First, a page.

“If there is a matter that may be complicated and may not be an easy solution, I don’t back down and I don’t just say no,” Newman said. “We roll up our sleeves and we work together to find some common ground. I am here to work with all of north Mississippi, across party lines to move north Mississippi forward.”

Newman did say a lengthy power blackout after a December ice storm in Holly Springs is “unacceptable,” adding the ability of the PSC to intervene in a situation like that should be revisited. 

“While the Public Service Commission may not regulate municipally-owned electric companies, I believe it’s time that we revisit that and study whether it is in the best interest of the consumer to continue operating that way,” Newman said. “I’ll commit to working with the Legislature to study that issue and determine a realistic solution.”

While the court case about Gunasekara’s eligibility brought increased media attention to the PSC, Newman and Brown both tried to steer clear and have the issue played out in the courts.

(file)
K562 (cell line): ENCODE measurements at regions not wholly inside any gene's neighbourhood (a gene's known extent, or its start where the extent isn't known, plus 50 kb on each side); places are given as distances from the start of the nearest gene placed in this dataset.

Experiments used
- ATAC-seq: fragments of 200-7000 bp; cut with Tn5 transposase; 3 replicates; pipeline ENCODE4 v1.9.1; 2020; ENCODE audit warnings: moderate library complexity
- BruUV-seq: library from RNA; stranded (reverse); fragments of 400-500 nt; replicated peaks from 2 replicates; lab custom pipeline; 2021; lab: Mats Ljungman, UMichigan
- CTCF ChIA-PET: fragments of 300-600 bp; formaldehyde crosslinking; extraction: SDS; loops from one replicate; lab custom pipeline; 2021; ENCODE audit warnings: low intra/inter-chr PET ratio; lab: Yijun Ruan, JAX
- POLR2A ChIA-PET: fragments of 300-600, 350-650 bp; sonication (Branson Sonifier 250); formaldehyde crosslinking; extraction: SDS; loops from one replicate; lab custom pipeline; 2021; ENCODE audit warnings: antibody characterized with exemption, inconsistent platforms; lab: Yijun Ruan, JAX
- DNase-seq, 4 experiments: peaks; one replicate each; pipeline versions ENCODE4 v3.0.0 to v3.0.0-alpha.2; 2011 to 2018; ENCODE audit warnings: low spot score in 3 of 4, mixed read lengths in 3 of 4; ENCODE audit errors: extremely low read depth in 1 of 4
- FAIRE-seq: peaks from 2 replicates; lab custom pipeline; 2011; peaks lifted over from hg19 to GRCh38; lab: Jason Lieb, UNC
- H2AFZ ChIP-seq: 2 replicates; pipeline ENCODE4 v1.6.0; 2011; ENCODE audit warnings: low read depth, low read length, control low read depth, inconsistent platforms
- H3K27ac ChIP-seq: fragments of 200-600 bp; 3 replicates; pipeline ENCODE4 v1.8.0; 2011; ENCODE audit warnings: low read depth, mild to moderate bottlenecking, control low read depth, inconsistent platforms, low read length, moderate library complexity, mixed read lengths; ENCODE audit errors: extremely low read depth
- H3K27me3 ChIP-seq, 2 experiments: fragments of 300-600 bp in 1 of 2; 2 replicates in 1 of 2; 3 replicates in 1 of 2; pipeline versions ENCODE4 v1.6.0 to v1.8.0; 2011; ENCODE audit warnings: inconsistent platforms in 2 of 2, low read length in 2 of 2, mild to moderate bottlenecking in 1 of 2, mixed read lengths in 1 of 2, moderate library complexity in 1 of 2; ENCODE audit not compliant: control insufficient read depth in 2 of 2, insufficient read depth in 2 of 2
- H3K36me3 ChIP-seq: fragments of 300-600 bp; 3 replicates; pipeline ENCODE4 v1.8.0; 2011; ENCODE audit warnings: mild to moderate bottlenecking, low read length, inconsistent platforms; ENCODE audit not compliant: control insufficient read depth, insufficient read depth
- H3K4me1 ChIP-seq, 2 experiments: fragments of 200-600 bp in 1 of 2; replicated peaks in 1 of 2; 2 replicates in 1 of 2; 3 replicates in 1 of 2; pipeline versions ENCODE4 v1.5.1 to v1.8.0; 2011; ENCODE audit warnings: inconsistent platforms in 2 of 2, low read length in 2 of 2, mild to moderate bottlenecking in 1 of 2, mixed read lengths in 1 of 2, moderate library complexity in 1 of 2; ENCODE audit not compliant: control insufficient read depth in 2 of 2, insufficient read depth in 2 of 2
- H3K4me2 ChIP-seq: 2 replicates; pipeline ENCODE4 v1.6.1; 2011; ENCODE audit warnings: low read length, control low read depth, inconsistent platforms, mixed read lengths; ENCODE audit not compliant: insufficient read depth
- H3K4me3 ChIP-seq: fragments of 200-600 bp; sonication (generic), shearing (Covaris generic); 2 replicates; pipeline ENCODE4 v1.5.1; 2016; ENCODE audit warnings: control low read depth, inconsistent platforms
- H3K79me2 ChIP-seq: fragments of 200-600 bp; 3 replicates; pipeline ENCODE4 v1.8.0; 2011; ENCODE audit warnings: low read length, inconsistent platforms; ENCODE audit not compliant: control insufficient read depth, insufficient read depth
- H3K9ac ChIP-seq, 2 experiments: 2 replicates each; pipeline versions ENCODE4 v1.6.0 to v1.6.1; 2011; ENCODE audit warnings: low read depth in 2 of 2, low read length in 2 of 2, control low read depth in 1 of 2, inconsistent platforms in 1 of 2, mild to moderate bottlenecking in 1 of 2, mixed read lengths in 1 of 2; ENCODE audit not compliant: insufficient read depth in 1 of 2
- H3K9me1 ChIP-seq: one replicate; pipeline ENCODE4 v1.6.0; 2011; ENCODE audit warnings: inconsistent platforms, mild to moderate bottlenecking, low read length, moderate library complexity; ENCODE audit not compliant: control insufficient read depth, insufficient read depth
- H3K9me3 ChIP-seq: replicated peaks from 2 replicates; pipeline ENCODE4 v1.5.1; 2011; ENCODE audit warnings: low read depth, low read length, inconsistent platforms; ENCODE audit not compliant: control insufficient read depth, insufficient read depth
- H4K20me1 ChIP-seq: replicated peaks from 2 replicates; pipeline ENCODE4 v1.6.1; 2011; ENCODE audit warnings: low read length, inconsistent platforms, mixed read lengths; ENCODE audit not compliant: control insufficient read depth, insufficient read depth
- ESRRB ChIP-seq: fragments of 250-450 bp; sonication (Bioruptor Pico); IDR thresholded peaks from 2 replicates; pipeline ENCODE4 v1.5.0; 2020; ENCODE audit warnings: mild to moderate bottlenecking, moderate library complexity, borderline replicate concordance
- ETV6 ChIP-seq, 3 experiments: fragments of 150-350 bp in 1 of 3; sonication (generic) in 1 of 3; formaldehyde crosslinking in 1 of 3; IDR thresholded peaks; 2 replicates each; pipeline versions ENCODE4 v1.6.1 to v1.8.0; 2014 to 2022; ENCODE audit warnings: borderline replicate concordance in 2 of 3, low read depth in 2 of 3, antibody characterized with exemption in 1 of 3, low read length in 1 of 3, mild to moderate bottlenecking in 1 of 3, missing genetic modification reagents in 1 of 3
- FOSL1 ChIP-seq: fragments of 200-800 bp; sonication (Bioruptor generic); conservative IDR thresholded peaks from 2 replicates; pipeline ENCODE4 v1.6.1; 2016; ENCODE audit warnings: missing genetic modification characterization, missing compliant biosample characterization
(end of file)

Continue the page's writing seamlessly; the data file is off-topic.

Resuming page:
“This will be the first time in 12 years that people in north Mississippi have elected a new Public Service Commissioner,” Newman said. “ I do believe that the coverage of the court case has brought light to this race in general and I think it has increased the general population’s awareness of the race and has brought interest in this race.”

The primary election is Aug. 8 and while the general election is Nov. 7, the primary election winner will actually have won the general election race because of no Democratic challenger.